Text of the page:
Michigan State University Extension
Preserving Food Safely - 01600675


     Cooking methods:                                       

     1.   Roasting:   For roasting over an open fire,  use a
covered  utensil  with a long handle.   For roasting  in  an
oven,  try a temperature of 300 degrees Fahrenheit for about
15 minutes.  Experiment a bit with oven  setting and  length
of time to suit your own preference.  When properly roasted,
the kernel may be removed with a  small fork, dipped lightly
or  completely  in  melted  butter,  and  salted  to  taste.
CAUTION:   Do not roast chestnuts unless you  have punctured
the shell with at least 1 or 2 holes.  If this is not  done,
the build up of  steam pressure within the  shell can  cause
the nut to explode even after  they  have  been removed from
the oven.   A sharp-pointed instrument such  as an  ice pick
or  knife  is  good  for  putting  holes through  the shell.
Leaving  one nut unpunctured is one way of knowing when  the
nuts have roasted long enough - when it  explodes, the other
nuts should be done.                                        

     2.   Boiling:   First  cut the chestnuts in half with a
sharp  knife.  Use  a rather  shallow pan with cover,  using
only enough water so nuts are not completely covered.  Bring
nuts  to a  boil, then  reduce  the  heat  and  boil  for 15
to 20 minutes.   Drain,  allow  to  cool  a bit, the kernels
should  come  out readily.  The longer the nuts  are        
cooked,the mealier  the  kernels  become and the more they  
will crumble upon removal from the shell.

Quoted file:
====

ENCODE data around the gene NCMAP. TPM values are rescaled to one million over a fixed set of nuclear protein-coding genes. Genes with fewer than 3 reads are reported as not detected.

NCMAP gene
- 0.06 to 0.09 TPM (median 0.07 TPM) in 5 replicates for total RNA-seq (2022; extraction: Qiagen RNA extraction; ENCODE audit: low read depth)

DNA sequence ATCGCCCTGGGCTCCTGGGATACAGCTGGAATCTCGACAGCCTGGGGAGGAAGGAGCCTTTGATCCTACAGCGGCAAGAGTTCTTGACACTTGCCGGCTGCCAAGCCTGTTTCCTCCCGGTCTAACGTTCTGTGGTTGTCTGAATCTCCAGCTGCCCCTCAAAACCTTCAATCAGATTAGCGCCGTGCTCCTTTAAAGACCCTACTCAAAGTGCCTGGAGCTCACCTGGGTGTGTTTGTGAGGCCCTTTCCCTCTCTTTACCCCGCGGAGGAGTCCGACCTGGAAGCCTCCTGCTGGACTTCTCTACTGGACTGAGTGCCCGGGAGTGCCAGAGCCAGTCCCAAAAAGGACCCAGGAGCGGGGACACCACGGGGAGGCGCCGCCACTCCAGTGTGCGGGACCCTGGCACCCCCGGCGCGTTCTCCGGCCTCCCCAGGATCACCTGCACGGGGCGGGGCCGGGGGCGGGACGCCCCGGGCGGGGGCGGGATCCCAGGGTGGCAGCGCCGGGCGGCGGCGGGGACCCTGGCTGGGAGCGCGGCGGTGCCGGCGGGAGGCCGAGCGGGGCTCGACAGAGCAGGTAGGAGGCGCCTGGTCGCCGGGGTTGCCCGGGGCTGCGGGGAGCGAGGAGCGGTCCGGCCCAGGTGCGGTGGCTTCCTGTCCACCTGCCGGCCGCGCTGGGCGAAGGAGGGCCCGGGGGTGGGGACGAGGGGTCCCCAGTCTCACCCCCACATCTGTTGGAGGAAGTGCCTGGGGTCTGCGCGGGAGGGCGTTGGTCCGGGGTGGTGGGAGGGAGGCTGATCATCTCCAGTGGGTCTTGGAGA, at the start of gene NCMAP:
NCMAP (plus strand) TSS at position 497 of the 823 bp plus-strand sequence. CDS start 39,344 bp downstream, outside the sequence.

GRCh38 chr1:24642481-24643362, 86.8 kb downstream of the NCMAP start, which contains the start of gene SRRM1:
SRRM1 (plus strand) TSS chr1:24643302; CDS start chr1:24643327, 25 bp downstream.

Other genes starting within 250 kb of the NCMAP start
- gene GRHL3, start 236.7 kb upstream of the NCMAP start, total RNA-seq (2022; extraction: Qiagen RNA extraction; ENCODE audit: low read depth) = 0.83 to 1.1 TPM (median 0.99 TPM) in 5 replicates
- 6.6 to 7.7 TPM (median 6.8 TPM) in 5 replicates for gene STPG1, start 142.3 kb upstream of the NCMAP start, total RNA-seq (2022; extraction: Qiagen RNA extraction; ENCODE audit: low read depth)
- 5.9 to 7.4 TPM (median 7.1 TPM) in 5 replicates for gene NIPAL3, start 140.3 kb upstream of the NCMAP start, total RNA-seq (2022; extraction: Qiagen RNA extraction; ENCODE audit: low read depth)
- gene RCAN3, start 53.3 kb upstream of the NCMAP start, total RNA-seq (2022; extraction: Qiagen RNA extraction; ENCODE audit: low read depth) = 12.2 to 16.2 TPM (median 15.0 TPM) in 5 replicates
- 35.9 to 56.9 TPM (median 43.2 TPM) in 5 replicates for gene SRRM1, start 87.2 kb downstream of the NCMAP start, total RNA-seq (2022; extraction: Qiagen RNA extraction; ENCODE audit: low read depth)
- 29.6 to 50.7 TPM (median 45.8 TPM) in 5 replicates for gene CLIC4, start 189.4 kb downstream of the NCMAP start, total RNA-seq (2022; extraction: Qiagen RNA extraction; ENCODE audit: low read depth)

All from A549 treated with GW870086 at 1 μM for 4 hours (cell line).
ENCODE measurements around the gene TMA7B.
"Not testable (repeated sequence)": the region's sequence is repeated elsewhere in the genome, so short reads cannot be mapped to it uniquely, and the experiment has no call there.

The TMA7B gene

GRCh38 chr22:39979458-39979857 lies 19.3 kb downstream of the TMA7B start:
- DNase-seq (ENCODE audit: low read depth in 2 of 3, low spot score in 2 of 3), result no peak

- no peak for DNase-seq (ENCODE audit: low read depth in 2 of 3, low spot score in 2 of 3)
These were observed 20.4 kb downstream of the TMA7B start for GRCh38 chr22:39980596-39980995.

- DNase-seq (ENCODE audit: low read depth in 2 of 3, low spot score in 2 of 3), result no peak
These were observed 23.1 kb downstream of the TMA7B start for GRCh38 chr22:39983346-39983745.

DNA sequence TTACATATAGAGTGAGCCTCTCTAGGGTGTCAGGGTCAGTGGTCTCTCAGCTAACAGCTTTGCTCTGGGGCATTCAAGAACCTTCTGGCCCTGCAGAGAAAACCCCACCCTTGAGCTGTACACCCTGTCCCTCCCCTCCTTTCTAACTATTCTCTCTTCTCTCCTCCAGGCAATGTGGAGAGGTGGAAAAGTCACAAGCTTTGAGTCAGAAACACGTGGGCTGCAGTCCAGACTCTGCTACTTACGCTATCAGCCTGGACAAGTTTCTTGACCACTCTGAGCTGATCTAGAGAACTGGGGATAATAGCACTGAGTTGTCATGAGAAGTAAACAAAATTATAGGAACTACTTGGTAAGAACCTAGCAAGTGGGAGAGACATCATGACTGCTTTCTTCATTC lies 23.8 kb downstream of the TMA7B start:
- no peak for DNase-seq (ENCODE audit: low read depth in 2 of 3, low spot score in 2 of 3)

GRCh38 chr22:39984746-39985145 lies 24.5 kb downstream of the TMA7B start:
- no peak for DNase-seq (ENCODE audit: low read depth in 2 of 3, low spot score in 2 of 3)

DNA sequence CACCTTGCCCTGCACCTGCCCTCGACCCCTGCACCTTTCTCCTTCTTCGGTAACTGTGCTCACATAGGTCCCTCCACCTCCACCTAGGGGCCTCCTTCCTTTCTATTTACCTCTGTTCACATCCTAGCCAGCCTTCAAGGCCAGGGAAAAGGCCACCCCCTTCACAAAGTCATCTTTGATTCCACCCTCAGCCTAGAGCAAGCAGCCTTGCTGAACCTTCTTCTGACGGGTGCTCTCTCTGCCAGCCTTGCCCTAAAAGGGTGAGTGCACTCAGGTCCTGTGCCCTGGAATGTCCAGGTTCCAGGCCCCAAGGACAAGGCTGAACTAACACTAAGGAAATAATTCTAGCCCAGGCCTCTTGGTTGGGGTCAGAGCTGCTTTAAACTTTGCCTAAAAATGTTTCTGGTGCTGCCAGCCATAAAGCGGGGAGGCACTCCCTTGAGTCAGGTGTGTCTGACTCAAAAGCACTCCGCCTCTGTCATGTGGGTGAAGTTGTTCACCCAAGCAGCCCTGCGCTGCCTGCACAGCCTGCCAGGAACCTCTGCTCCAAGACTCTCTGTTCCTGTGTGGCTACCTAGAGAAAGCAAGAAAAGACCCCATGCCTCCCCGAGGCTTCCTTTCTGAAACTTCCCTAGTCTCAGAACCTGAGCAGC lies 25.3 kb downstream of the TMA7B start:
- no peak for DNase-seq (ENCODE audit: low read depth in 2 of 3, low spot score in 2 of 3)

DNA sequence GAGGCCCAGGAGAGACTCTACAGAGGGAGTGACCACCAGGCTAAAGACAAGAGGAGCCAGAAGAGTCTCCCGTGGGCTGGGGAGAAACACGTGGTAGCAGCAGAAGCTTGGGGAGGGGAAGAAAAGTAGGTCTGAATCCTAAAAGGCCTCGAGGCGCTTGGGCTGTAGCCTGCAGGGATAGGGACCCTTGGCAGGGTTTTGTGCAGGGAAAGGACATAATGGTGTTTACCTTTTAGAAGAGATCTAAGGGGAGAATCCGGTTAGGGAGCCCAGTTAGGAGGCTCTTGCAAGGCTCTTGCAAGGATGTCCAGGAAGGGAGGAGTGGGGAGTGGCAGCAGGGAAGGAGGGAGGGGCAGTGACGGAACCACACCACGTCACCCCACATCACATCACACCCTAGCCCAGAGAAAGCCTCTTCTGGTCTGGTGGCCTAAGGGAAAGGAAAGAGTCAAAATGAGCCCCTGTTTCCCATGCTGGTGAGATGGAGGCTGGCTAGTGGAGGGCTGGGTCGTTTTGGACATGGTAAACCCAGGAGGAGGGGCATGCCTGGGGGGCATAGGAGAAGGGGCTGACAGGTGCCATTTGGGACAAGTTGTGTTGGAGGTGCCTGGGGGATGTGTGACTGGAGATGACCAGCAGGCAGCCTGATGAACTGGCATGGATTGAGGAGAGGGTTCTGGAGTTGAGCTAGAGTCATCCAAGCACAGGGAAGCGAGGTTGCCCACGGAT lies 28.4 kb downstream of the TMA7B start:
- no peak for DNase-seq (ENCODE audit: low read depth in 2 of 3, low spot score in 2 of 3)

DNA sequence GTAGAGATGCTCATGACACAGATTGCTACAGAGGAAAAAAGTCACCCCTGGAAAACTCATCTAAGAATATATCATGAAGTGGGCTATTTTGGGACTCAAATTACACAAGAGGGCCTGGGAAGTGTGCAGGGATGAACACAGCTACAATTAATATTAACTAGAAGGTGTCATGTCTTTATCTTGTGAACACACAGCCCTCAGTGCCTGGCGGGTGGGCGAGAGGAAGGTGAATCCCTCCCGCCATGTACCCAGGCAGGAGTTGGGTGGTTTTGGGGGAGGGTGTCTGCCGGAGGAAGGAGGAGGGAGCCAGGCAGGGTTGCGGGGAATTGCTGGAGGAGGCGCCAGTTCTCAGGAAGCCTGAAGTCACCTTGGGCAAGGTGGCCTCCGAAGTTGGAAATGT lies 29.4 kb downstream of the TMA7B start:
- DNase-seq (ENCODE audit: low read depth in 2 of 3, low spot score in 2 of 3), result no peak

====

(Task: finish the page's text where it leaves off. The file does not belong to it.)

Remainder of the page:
Chestnuts may also be  boiled  vigorously  in  a deeper
kettle  with  more  water.   After   a   few   minutes,  the
kernels  will begin to fall out of  the  half shells. Drain,
remove  the rest of the kernels  from  the  shells  and cook
as much as desired in another kettle of fresh water.        

     3.   Steaming:   Cut  chestnuts in  half,  and  try  an
initial steaming time of 8 to 10 minutes.   Drain and cool a
bit and remove any kernels which haven't already fallen out.
A  small  fork  may then be used to spear  the  kernels  for
dipping  in  melted  butter  with   salt  added  if desired.
Steaming is considered  by some to be the best method for an
easy  removal  of the kernel and is probably best  for  nuts
which have  dried a  bit too much.  Steamed kernels may also
be added to other recipes.                                  

     4.  Microwave oven:  Use of the microwave oven can give
excellent  results  with  the inner  skin  and  outer  shell
separating easily from the kernel.  Results  obtained depend
on the number of nuts being cooked, the degree of dryness of
the nuts, the setting of the oven, and  the  length  of time
involved.   Cut  nuts  in  half,  and   place  the  cut  end
down on a double layer of paper toweling.  For a start,  try
using  8   medium-sized  nuts  and  a roast  setting  for  2
minutes.  A bit of experimenting is necessary.              

     Cooked  chestnuts  may be kept in the  refrigerator  in
jars for a considerable period of time or in the freezer for
even longer.                                                

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